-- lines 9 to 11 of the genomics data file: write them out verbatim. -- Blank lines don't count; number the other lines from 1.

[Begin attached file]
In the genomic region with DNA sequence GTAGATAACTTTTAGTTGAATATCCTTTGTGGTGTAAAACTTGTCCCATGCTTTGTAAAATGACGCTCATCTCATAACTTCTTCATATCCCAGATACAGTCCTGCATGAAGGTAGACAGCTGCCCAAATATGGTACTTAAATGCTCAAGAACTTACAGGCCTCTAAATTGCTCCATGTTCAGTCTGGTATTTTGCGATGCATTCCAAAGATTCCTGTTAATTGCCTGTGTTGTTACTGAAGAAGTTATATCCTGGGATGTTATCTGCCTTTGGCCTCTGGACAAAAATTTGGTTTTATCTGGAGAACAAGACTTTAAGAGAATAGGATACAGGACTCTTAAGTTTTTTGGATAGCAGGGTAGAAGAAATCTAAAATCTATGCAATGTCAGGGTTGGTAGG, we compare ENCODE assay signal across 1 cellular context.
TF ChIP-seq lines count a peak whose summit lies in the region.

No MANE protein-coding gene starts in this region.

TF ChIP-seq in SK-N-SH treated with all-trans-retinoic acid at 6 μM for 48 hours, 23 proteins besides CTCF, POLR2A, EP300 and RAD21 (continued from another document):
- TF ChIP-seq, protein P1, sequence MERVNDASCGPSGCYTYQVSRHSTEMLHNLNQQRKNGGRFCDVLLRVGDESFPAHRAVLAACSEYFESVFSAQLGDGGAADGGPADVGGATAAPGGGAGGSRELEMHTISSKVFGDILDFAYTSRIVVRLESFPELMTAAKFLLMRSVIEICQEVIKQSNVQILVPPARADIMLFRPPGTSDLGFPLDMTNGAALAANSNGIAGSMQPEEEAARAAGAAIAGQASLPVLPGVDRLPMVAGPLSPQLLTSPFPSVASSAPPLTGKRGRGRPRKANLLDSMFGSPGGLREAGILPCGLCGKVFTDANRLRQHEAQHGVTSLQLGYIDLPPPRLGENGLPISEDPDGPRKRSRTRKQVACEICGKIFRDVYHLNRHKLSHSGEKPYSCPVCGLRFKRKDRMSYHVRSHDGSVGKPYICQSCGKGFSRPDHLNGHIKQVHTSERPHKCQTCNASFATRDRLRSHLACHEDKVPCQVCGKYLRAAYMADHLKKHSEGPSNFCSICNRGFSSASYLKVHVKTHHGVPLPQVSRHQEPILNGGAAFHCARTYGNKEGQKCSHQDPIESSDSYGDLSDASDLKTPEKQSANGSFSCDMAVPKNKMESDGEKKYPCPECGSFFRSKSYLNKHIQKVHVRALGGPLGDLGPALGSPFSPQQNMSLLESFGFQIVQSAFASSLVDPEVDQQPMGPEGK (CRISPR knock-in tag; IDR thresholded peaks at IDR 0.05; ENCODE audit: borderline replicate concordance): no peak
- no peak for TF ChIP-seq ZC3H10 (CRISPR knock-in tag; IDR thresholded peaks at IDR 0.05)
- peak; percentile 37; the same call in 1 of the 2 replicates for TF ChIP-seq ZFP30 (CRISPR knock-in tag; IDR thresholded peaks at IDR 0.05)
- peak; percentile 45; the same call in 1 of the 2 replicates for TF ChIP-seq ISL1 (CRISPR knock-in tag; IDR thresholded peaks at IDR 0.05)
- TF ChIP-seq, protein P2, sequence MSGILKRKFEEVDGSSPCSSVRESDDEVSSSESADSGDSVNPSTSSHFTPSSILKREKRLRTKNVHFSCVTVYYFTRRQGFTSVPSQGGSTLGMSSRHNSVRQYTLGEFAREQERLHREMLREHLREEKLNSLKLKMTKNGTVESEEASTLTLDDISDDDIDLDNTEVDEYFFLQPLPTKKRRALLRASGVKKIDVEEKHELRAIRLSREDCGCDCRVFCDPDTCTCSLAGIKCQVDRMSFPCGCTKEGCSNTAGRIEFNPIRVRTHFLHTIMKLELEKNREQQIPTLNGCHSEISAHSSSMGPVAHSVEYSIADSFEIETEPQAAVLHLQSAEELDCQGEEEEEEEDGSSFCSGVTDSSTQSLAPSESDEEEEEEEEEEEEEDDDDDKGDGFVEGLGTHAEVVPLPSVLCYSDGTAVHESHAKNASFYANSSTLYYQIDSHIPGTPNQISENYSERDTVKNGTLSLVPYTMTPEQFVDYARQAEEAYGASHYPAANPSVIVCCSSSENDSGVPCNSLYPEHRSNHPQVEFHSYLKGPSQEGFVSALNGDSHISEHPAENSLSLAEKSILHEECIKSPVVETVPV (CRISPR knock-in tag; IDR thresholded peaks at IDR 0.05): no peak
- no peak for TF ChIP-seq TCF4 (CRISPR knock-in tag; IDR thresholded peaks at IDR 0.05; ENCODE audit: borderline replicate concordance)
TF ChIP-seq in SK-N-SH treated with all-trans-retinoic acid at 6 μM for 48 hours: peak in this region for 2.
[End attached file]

- TF ChIP-seq, protein P2, sequence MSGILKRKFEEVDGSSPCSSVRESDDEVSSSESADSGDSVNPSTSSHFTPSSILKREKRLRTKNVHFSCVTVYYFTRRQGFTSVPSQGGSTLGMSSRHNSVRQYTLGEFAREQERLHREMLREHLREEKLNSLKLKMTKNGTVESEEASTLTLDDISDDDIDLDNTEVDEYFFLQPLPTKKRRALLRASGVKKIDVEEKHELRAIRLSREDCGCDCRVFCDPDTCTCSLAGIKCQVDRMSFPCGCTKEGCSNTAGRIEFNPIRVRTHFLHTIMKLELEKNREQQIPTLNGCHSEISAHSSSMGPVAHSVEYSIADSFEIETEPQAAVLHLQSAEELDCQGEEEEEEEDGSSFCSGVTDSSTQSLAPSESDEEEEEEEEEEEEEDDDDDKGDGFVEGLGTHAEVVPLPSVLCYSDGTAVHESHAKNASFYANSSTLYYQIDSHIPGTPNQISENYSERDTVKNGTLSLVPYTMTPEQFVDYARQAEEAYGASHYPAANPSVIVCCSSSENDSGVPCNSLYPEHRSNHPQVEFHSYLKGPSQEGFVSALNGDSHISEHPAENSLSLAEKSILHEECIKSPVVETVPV (CRISPR knock-in tag; IDR thresholded peaks at IDR 0.05): no peak
- no peak for TF ChIP-seq TCF4 (CRISPR knock-in tag; IDR thresholded peaks at IDR 0.05; ENCODE audit: borderline replicate concordance)
TF ChIP-seq in SK-N-SH treated with all-trans-retinoic acid at 6 μM for 48 hours: peak in this region for 2.